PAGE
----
If you test against multiple versions at the same time, I can also recommend looking into TestRail’s single-suite mode plus the additional baseline mode which lets you create copies of the master repository (test suite) to track multiple versions in parallel:

https://blog.gurock.com/test-management-test-case-versioning/

Regarding time estimates: the overview charts on the project page or dashboard would show past activity rather than time estimates or projected completion dates. You can find the estimate on the test execution pages, e.g. for a test plan/run or a milestone and this looks as follows:

http://docs.gurock.com/testrail-userguide/userguide-tips#scheduling_and_forecasting

Using a single project is actually beneficial compared to multiple projects in this case as well. You can still create as many milestones/sub-milestones or test plans/runs as you like but can also group multiple related plans under the same milestone/sub-milestone (which gives you a combined estimate/progress/projected completion date).

I hope this helps!

Cheers,
Tobias


#5

Hi!

I don’t mean to be negative but I can still see a practical downside to single suite solution. We have 10 projects/ year and at least 5 stages of each project. In reality we have to make several reruns for each stage (typically 2-3 but 10 reruns are not unheard of). That would mean that at least 150 Test runs would be grouped together on a single page. Wouldn’t it be very hard to keep track of all test runs?

The time estimate function I am hoping for: Let’s say that a certain Test run took 100 hours. A rerun is scheduled for February. Therefore it’s quite likely that this project will require testing 100 hours from my team in February. If we have dates for test runs and reruns for multiple projects it should be possible to add them together and calculate the amount of estimated workload months in advance.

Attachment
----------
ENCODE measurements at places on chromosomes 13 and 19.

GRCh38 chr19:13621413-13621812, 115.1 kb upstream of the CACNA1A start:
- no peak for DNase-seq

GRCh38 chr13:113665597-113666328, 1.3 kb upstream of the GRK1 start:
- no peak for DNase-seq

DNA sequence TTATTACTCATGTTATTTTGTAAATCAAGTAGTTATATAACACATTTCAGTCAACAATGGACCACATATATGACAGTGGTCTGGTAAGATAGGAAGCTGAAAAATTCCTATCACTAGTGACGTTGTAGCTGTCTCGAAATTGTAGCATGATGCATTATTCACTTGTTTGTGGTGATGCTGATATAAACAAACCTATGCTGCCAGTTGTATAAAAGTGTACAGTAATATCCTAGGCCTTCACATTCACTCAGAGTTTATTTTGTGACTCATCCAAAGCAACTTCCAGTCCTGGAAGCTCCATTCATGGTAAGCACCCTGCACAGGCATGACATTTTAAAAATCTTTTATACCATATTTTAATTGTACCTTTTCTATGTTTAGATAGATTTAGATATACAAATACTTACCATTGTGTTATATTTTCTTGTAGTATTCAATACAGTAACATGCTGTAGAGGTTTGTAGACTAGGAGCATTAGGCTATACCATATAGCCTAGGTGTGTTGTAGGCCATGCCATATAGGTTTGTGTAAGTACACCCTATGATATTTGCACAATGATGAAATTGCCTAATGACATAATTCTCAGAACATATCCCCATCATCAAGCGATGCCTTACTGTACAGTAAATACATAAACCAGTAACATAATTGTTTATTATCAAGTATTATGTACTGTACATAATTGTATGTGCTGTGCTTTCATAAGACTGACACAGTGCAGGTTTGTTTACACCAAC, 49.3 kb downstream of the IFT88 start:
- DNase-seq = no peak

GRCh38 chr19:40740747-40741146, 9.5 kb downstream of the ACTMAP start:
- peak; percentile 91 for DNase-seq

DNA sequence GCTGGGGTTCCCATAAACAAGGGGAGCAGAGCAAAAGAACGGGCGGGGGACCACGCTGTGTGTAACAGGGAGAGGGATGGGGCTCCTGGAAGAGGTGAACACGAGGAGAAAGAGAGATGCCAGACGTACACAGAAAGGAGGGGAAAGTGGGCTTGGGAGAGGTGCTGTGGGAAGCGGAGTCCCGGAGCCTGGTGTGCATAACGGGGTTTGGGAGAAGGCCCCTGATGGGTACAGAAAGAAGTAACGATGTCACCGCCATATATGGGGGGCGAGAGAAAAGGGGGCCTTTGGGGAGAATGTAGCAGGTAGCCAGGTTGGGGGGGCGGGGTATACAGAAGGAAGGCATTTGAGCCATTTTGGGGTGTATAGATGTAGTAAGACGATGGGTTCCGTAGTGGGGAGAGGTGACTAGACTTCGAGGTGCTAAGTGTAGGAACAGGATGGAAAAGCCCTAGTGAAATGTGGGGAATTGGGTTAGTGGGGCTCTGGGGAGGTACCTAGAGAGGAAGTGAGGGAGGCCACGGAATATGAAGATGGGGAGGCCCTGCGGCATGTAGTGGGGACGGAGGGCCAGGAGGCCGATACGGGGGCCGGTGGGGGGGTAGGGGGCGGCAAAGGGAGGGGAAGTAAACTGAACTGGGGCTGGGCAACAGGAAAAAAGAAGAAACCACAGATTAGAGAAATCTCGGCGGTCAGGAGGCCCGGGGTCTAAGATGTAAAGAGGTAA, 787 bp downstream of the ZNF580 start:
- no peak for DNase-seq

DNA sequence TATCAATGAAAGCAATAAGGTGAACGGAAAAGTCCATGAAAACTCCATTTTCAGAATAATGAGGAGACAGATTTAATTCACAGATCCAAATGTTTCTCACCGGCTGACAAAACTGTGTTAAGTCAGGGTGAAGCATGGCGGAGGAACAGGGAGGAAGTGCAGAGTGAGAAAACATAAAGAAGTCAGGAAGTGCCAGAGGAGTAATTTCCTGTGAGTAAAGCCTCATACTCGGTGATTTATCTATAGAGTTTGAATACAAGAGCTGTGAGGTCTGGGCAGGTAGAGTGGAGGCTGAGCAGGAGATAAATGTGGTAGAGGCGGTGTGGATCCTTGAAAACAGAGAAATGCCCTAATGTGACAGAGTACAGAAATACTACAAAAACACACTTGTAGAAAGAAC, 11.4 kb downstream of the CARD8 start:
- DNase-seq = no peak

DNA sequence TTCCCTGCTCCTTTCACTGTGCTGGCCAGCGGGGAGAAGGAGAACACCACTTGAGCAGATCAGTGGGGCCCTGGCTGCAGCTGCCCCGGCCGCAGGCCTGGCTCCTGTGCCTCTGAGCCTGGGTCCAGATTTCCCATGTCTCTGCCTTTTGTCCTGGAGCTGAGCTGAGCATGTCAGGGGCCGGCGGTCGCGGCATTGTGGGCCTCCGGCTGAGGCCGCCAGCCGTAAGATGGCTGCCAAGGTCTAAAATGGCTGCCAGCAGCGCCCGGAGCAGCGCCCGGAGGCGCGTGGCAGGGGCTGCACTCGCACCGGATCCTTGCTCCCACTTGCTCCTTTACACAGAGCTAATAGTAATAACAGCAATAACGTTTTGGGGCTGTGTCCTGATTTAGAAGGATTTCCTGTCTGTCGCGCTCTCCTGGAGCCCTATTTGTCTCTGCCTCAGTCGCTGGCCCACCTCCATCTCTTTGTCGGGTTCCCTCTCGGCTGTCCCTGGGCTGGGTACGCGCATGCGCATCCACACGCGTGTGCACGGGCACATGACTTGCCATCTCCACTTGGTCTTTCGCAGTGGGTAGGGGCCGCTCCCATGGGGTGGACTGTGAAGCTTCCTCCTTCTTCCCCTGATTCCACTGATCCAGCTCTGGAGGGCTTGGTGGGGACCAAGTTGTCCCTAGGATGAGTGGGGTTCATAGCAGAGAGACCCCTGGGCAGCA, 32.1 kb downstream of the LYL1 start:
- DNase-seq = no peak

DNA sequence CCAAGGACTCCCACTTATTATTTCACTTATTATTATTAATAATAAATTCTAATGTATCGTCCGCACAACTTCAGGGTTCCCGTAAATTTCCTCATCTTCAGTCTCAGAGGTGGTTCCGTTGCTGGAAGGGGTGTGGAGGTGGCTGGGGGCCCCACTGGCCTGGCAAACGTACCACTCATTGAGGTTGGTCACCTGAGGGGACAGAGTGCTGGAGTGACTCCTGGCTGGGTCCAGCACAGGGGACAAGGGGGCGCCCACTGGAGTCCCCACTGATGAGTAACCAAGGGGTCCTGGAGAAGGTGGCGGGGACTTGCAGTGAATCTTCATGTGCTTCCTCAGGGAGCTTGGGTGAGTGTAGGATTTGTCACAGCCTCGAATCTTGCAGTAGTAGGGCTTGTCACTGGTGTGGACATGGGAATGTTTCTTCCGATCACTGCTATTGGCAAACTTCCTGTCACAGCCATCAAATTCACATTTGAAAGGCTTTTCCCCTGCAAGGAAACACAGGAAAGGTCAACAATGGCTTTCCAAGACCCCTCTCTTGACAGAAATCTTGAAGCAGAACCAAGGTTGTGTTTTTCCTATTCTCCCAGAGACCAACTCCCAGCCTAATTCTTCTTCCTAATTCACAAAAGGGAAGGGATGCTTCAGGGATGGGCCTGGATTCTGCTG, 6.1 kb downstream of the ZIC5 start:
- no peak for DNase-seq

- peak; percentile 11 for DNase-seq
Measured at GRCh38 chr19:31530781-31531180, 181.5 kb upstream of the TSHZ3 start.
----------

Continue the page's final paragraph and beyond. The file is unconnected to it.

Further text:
I was under the impression that this functionality exists in Test rail and could be seen in the Dashboard. Am I wrong?

I am also interested to see if one of the projects requires more testing time compared to other projects and be able to trace the reason for it to test sections and even test cases.


#6

Hi Artur,

Thanks for your reply. The number of runs would usually not differ between the two different suite modes. If anything, in our experience you would usually have less runs with the single suite mode as you can include all cases in a run or any subset thereof whereas with the multi-suite mode, you would usually create a run for each suite. That said, in both cases you can group multiple related test runs under a test plan and this would reduce the number of test runs on the overview page. Test plans

Regarding the estimates and progress: you can track the estimates, forecast and progress per run/plan or milestone on their Progress pages:

http://docs.gurock.com/testrail-userguide/userguide-tips#scheduling_and_forecasting

The Progress pages will always show the estimated time to complete the run/plan/milestone. Once you’ve started working on a run/plan/milestone, TestRail will also use the current velocity (how fast you are progressing) to calculate a projected completion date and forecast. This is based on the estimates as well as the historic test execution times (forecast/elapsed values).

Cheers,
Tobias